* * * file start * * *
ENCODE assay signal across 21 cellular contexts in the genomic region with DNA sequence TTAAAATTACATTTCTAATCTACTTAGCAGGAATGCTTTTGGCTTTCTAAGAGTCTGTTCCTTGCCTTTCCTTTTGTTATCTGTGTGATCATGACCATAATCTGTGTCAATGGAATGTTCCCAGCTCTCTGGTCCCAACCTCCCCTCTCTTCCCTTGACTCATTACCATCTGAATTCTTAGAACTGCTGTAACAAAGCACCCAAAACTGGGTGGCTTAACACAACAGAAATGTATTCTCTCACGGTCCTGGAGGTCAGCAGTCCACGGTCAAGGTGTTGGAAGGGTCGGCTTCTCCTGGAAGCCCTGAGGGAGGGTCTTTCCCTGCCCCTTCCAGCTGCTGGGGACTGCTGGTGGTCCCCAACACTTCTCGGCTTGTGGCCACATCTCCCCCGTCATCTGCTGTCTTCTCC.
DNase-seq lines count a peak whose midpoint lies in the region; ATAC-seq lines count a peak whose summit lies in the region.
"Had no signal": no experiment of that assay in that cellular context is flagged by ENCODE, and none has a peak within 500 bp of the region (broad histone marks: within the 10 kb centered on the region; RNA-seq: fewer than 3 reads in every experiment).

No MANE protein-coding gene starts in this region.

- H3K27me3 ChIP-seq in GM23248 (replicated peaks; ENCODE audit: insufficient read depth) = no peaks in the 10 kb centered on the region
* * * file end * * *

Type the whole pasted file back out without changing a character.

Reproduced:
ENCODE assay signal across 21 cellular contexts in the genomic region with DNA sequence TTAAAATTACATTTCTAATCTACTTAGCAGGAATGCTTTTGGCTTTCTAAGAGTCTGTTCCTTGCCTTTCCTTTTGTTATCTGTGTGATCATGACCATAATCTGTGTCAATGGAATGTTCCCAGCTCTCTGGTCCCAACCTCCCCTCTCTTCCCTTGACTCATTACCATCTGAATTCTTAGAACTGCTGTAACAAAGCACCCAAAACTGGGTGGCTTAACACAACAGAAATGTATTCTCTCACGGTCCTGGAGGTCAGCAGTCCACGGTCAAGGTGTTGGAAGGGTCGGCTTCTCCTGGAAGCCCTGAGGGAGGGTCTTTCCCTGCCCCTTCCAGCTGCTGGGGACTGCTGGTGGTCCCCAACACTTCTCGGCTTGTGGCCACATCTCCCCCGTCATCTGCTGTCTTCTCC.
DNase-seq lines count a peak whose midpoint lies in the region; ATAC-seq lines count a peak whose summit lies in the region.
"Had no signal": no experiment of that assay in that cellular context is flagged by ENCODE, and none has a peak within 500 bp of the region (broad histone marks: within the 10 kb centered on the region; RNA-seq: fewer than 3 reads in every experiment).

No MANE protein-coding gene starts in this region.

- H3K27me3 ChIP-seq in GM23248 (replicated peaks; ENCODE audit: insufficient read depth) = no peaks in the 10 kb centered on the region